Implications of Shallow Water in Numerical Simulations of a Surface Effect Ship
Lyons, David Geoffrey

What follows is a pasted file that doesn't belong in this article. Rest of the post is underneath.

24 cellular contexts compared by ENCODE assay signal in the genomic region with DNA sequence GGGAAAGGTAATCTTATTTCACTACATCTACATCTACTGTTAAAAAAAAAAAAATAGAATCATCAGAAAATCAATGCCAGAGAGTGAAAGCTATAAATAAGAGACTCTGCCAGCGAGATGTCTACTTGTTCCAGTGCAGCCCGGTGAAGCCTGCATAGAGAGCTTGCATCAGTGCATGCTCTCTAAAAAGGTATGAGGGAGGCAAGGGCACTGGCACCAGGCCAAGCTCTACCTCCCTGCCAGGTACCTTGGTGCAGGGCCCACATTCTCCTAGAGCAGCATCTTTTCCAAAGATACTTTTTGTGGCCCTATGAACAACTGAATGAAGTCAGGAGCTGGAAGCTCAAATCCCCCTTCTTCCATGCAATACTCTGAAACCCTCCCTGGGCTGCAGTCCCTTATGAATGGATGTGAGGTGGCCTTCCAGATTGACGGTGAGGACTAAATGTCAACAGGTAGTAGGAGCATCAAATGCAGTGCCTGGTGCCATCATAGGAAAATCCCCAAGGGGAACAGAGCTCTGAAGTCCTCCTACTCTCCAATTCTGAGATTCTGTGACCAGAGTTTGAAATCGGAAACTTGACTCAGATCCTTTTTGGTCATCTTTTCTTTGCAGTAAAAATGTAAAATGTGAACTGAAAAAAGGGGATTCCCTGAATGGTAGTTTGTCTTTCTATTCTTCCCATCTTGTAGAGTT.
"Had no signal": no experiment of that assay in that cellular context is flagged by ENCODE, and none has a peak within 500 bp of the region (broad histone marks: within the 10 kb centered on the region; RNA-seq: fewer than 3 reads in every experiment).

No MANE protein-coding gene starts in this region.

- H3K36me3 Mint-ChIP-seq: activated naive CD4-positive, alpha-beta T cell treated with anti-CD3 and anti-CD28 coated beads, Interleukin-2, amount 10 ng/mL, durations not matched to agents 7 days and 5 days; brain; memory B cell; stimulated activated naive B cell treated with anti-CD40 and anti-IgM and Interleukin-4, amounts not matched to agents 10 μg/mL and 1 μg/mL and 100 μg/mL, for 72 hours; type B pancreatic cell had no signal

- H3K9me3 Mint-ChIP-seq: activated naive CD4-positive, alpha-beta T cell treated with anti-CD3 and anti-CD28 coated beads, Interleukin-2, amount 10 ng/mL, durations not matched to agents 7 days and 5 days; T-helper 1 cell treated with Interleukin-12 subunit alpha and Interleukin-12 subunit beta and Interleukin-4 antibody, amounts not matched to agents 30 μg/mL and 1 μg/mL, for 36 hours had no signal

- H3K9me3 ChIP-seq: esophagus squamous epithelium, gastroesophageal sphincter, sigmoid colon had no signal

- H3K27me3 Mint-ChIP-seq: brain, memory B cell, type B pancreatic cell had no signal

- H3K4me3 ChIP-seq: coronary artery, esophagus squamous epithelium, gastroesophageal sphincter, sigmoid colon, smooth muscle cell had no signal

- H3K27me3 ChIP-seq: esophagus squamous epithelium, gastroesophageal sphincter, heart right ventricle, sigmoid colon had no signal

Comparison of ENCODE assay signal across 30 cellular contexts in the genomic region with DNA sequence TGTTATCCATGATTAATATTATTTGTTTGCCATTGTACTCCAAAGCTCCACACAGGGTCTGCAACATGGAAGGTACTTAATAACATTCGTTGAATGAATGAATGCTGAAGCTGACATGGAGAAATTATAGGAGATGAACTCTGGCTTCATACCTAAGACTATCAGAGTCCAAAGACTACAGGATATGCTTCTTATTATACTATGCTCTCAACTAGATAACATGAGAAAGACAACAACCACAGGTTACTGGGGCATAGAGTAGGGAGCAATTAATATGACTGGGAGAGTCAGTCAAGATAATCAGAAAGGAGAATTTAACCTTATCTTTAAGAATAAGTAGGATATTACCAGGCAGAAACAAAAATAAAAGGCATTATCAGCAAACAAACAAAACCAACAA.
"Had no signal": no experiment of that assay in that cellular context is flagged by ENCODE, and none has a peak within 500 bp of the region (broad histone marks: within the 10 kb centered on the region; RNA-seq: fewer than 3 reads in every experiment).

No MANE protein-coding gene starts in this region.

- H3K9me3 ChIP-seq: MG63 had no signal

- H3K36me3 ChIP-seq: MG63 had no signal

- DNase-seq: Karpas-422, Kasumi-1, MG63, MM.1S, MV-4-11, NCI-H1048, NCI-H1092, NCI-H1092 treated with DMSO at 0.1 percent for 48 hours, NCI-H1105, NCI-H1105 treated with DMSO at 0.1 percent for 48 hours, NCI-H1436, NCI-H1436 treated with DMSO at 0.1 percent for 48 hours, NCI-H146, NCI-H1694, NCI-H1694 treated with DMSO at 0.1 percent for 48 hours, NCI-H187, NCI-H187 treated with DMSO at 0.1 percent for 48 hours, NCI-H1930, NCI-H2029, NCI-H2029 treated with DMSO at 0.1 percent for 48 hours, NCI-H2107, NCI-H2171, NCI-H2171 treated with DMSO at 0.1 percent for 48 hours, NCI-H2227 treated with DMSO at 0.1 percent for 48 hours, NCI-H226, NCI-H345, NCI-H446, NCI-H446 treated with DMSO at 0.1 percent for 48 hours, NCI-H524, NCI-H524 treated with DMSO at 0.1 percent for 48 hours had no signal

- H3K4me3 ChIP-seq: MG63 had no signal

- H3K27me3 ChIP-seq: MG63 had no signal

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Overset, or Chimera, meshes are used to discretize the governing equations within a computational domain using multiple meshes that overlap in an arbitrary manner. The overset meshing technique is most applicable to problems dealing with multiple or moving bodies. Deep water simulations were carried out using both single and overset grid techniques for the evaluation of the overset grid application. These simulations were carried out using the commercial CFD code STAR-CCM+ by CD-adapco. The geometry simulated is that of a SES model (T-Craft) tested at the Naval Surface Warfare Center Carderock Division. The craft is simulated with two degrees of freedom, allowing movement in heave and pitch in response to displacement of the free surface. Agreement between the single and overset grid techniques was deemed reasonable to extend to future shallow water cases. However, due to longer run times of the overset mesh, the traditional or single mesh technique should be employed whenever applicable. In order to extend existing full craft CFD simulations of a surface effect ship (SES) into shallow water and maneuvering cases, an overset mesh is needed. Simulations of the SES were performed and monitored at various depth Froude numbers resulting in subcritical, critical, and supercritical flow regimes. Resistance, pitch response, and free surface response of the SES were compared between the shallow water simulations. The SES produced wider wakes, perpendicular to the craft, at simulations closer to the critical flow regime. Critical flow occurs at a depth Froude number between 0.9 and 0.95. Progression of shallow water effects through the three flow regimes agrees well with shallow water theory.
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